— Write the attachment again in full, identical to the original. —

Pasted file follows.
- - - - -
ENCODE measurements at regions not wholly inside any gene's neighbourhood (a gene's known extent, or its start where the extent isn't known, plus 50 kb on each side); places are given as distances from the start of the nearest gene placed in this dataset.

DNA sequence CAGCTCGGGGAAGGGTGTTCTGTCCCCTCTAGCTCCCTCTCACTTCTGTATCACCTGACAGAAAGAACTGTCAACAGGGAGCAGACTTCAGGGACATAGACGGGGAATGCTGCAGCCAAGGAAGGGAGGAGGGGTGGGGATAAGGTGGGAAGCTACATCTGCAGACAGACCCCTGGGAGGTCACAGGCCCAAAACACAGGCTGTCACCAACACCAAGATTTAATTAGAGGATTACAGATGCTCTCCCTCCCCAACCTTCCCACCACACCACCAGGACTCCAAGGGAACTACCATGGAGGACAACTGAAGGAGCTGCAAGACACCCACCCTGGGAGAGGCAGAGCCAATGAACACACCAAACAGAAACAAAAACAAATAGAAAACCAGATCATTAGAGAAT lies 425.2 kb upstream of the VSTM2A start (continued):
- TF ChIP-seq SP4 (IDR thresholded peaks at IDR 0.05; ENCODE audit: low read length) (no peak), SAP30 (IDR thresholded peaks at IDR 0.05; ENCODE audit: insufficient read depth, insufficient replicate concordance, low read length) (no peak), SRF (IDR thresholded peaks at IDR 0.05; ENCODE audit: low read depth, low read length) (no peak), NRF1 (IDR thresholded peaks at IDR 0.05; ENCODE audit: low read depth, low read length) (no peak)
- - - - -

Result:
ENCODE measurements at regions not wholly inside any gene's neighbourhood (a gene's known extent, or its start where the extent isn't known, plus 50 kb on each side); places are given as distances from the start of the nearest gene placed in this dataset.

DNA sequence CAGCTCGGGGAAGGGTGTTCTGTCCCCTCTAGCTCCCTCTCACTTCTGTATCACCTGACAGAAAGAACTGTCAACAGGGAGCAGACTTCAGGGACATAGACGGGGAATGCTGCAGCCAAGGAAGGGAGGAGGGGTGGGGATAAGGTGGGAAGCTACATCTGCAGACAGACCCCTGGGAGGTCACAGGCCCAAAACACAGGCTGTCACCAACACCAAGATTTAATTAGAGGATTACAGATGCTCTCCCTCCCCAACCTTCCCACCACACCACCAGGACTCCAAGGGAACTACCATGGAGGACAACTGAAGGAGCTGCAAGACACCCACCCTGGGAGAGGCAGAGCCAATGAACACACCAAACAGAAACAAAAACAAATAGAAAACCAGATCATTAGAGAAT lies 425.2 kb upstream of the VSTM2A start (continued):
- TF ChIP-seq SP4 (IDR thresholded peaks at IDR 0.05; ENCODE audit: low read length) (no peak), SAP30 (IDR thresholded peaks at IDR 0.05; ENCODE audit: insufficient read depth, insufficient replicate concordance, low read length) (no peak), SRF (IDR thresholded peaks at IDR 0.05; ENCODE audit: low read depth, low read length) (no peak), NRF1 (IDR thresholded peaks at IDR 0.05; ENCODE audit: low read depth, low read length) (no peak)